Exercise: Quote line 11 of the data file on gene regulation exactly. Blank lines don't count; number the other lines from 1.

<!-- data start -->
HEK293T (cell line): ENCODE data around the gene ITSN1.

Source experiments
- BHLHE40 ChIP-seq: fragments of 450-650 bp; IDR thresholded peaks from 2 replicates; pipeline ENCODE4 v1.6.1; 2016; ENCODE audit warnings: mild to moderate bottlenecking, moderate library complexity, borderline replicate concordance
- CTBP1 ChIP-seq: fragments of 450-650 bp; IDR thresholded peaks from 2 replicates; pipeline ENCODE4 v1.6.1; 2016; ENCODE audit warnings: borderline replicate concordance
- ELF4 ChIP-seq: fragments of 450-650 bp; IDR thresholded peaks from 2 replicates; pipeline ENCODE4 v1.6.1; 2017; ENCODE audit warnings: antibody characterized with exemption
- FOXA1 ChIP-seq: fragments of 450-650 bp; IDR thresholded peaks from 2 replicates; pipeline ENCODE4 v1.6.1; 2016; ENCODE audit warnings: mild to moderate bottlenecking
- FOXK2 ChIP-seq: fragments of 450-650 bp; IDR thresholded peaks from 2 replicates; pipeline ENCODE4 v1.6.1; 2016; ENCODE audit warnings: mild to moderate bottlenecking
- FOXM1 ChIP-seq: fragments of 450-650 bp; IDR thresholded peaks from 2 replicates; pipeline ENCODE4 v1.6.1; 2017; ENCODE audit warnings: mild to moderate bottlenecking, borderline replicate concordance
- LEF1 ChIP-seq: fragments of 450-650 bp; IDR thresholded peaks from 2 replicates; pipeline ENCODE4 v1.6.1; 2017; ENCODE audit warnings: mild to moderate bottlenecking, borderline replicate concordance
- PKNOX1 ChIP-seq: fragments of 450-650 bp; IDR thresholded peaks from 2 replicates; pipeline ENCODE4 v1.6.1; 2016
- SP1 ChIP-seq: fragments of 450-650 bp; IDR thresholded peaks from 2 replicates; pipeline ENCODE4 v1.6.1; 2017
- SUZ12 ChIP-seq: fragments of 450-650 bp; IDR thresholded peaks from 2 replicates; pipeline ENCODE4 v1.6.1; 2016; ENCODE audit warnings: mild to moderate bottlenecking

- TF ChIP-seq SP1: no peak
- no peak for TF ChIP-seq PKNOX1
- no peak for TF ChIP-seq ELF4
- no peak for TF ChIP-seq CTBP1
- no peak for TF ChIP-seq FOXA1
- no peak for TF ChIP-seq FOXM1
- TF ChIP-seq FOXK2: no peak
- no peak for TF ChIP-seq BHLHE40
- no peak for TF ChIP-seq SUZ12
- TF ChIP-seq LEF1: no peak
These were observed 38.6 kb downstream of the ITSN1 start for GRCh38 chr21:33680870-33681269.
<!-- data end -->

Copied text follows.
- SP1 ChIP-seq: fragments of 450-650 bp; IDR thresholded peaks from 2 replicates; pipeline ENCODE4 v1.6.1; 2017